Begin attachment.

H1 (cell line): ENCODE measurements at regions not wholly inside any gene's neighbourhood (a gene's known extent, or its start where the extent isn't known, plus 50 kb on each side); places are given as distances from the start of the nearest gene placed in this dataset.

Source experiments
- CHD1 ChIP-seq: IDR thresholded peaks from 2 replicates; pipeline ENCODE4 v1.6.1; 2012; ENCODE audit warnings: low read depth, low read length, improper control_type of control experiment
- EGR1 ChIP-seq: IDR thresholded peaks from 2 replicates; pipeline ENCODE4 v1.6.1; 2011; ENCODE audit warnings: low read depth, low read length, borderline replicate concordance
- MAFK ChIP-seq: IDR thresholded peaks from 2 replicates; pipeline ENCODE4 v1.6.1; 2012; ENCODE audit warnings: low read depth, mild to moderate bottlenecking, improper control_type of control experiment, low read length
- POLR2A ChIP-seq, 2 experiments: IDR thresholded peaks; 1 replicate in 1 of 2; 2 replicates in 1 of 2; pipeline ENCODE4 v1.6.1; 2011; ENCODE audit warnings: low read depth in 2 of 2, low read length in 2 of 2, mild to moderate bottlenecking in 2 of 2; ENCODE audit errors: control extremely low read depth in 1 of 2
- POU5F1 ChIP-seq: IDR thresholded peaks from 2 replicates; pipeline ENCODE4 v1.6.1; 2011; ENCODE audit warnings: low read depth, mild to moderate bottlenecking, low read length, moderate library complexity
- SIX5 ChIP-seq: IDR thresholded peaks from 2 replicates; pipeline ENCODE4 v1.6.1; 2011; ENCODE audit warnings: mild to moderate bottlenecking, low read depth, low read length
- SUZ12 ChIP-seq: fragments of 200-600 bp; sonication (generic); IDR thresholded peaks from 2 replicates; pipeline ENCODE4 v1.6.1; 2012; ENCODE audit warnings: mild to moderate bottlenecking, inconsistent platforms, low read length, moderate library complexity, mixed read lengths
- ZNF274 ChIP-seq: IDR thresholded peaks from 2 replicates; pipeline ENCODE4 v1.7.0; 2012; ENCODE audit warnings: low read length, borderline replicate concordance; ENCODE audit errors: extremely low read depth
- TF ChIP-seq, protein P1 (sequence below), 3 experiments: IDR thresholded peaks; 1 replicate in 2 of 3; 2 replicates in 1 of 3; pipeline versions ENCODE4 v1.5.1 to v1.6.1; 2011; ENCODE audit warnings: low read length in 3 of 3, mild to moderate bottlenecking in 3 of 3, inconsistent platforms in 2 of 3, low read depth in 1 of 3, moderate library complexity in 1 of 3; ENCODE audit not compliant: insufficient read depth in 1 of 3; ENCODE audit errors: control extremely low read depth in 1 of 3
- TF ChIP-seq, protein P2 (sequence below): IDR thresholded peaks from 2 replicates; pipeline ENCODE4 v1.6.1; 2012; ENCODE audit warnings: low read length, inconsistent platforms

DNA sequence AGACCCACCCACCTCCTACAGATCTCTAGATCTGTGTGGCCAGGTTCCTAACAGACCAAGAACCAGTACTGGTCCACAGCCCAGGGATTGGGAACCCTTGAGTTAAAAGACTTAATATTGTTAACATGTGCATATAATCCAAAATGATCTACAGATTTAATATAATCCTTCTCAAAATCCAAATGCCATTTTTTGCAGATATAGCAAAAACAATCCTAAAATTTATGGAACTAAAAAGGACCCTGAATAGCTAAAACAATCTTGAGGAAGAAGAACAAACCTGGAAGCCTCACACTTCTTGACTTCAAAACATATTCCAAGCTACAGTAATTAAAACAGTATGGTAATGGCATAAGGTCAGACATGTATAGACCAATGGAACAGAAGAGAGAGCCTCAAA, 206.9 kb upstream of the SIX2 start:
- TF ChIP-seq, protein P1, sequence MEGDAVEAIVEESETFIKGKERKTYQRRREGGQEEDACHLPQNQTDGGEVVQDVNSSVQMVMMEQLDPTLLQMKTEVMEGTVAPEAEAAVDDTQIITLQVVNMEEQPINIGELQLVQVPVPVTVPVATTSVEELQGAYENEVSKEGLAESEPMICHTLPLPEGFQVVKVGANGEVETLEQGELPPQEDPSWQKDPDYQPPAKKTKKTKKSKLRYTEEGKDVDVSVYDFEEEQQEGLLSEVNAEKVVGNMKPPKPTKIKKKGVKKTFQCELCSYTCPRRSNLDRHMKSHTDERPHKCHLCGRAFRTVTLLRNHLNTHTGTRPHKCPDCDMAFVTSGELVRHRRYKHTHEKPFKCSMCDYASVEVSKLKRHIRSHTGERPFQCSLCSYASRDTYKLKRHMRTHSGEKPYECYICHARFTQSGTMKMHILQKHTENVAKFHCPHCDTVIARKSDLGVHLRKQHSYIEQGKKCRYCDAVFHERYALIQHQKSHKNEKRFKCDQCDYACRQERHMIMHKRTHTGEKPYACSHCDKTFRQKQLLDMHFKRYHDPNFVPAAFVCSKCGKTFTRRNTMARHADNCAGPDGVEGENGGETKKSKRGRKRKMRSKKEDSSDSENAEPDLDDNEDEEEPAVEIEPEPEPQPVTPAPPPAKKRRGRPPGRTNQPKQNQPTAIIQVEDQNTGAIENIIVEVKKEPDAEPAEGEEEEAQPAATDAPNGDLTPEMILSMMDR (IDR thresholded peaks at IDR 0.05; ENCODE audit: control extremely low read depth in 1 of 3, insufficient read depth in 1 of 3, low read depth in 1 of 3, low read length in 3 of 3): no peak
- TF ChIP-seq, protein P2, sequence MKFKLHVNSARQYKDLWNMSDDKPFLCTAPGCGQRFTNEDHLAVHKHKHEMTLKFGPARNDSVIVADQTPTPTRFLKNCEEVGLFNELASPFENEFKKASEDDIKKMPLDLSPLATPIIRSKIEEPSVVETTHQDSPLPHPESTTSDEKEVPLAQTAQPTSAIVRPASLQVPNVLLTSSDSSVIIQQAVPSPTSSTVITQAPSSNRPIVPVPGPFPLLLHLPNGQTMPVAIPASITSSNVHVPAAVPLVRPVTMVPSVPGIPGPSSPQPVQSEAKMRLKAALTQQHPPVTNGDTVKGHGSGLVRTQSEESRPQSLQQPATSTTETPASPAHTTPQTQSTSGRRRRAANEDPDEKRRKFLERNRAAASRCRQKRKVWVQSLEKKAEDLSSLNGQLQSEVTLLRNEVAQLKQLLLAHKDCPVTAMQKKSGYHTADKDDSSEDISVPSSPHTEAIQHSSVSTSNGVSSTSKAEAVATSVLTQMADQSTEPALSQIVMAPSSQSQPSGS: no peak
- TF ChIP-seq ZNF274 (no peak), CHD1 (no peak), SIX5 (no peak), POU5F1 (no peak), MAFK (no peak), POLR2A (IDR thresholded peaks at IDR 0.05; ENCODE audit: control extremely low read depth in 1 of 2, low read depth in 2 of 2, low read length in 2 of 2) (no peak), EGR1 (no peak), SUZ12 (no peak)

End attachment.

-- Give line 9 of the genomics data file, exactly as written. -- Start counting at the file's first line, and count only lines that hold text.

- SUZ12 ChIP-seq: fragments of 200-600 bp; sonication (generic); IDR thresholded peaks from 2 replicates; pipeline ENCODE4 v1.6.1; 2012; ENCODE audit warnings: mild to moderate bottlenecking, inconsistent platforms, low read length, moderate library complexity, mixed read lengths